Assessing Teacher Quality: Teacher Evaluation for International Schools

My school has been looking at various ways to evaluate and measure our ability to provide a quality education for our students. James Stronge had a lot of insight into how we can use some softer, less high-stakes approaches that better complement an international school’s culture. He believes the best way to do this is by measuring the teachers and students against various criteria. It is vital that we assess our students and teachers so that we can help them grow as life-long learners. By softer, I mean we will be looking at ways to assess teachers to provide them with professional development opportunities tailored to their specific needs, not as a tool for salary or dismissal negations. To start, we should be testing our students to get a baseline of their ability to measure their growth on a continuum over time. It is imperative that we do not measure them strictly against grade level expectations, the reason being that not all students come into a classroom with the same educational background or English ability. Most International Schools have a large number of ELL or special needs students. Therefore, we need to measure individual growth, so that these students are given opportunities to succeed. Measuring them strictly against grade level standard is unfair and sets many of them up to fail before they even start.

 So how do we evaluate our students? 

As we know, testing is an important tool to measure student performance, but it can be very time-consuming and expensive. At my school, we are currently looking at trying to find an automated online platform that provides us with growth data, is easy to use and cost-effective. At present, we have been beta-testing a program called Iready. The program is easy to use and provides the teacher with a baseline assessment, growth indicators and extra information on the strategies that the student needs work on. This program still needs some more testing, but it looks like a cost-effective tool for us to measure English reading and listening literacy.

What makes a good teacher?

With a student assessment program in place, we now need to think about how we evaluate our teachers. According to James Stronge, teachers can be evaluated by the following criteria:

• professional knowledge • instructional planning • instructional delivery • use of assessment • learning environment • professionalism • student progress

To collect data on instructional planning and professionalism, an administration can setup up a system like Google docs that will allow for collaborative planning online in the cloud. This lets the administration browse planners, documents and leave formative at any time without making extra work for the teacher. For assessing instructional delivery, learning environment and professionalism, a schedule of planned and unplanned teacher observations should be developed. In this case, it is important to try and make the observations as long as possible. This is due to the fact that short observations don’t produce enough data. Teachers must also be provided with a rubric that that will be used to assess them.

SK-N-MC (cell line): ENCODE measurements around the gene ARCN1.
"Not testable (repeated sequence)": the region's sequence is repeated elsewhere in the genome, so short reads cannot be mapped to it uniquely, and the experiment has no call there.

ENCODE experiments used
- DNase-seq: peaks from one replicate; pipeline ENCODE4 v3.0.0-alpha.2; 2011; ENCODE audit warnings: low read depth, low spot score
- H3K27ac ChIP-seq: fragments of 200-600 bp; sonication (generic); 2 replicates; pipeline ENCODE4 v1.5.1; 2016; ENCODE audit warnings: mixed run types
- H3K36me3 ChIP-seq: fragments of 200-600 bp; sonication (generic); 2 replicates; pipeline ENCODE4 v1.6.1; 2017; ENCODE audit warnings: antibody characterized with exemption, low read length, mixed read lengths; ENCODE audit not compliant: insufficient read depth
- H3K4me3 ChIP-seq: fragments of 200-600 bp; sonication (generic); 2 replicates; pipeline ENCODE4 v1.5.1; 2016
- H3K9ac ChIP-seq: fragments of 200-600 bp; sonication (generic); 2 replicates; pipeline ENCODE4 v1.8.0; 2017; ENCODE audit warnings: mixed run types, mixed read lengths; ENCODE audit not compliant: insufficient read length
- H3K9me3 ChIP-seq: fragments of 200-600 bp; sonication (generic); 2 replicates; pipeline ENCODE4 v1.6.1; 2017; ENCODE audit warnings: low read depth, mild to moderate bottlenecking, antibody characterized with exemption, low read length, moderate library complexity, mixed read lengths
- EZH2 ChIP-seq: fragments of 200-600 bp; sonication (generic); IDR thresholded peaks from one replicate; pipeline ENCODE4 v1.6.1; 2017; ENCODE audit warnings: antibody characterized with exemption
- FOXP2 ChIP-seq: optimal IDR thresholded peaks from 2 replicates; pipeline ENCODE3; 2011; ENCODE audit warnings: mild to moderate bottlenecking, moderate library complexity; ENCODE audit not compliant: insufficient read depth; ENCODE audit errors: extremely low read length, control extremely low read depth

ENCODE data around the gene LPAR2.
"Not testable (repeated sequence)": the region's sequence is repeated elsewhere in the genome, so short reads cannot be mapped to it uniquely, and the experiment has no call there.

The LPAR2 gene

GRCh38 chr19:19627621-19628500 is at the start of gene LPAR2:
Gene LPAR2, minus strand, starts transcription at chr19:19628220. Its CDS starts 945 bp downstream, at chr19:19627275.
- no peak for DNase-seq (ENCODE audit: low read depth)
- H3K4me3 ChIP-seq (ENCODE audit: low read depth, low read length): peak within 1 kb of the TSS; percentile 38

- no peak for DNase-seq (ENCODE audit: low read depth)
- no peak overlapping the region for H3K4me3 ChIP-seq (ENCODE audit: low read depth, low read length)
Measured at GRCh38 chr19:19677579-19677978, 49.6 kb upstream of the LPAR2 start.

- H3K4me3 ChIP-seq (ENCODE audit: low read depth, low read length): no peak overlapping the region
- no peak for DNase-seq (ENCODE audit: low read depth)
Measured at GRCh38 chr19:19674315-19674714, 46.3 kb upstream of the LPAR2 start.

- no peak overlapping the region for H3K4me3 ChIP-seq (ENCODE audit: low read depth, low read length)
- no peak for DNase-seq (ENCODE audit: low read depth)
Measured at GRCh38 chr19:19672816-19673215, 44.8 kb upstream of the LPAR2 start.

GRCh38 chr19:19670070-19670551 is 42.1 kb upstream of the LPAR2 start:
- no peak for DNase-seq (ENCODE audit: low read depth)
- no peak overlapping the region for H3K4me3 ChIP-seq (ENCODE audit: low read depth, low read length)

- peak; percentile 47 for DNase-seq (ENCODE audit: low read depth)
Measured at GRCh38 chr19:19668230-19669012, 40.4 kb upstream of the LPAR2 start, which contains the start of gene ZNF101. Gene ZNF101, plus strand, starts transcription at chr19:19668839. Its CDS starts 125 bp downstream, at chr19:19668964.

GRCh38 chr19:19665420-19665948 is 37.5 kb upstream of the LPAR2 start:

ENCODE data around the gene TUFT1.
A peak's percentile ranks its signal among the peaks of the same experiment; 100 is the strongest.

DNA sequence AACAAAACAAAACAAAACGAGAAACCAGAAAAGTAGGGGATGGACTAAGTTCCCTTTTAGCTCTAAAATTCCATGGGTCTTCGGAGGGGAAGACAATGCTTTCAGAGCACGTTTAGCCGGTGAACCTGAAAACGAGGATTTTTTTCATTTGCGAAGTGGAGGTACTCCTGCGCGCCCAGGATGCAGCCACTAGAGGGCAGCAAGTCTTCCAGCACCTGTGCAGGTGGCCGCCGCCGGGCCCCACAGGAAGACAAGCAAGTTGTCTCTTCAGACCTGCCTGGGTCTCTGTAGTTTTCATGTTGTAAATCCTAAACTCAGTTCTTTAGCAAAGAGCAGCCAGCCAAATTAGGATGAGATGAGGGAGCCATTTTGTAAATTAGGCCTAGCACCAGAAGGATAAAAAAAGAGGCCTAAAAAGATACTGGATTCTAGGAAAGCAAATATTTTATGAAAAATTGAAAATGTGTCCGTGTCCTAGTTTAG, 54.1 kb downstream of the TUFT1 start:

To assess student performance, a testing system must be adopted that measures student growth. The second part of measuring student performance will include a system of anonymous student surveys given by the subject teacher. These surveys will be used by the teacher as a means of personal formative feedback.

My Action Plan for Implementation


 • At present, we have been trialing various online testing systems that will help measure our students’ performance. The online solution seems to be the most effect means of testing. The first baseline test usually takes about 30 to 40 minutes, but after that it only takes about 15 minutes for bi-monthly growth tracking tests. The current system we have provides teacher-friendly reports that can be used to measure student growth. However, internet connectivity and the amount of devices needed can be an issue for some schools. 


 • Being an International Baccalaureate Primary Years Programme school, we use the IB planners online with Google docs, giving us easy access to our teachers planning tools and documentation folders. 


• From September, we will try and implement a program of frequent teacher observations. As part of this plan, I will make sure to drop into each classroom daily for a short period on non-observation days. This way, the students will begin to get used to my presence in the classroom. If the observer’s presence disturbs the class the data collected is compromised. We will also try to keep an open classroom policy where teachers are welcome to drop into another teacher’s classes. The rationale behind this is that teachers will have a better idea of good practice in that specific school’s teaching culture. Off-the-record positive peer feedback helps all teachers grow and builds the collaborative culture of the school. 


• Finally, we will try having the teachers implement a student survey after each unit of inquiry to help the teacher assess how things went. These surveys should be anonymous so that the students can give their honest opinion. They should be used by the teacher as personal tool for growth in a non-official way.

I believe the following program will help my school evaluate the teachers and help them grow.

 

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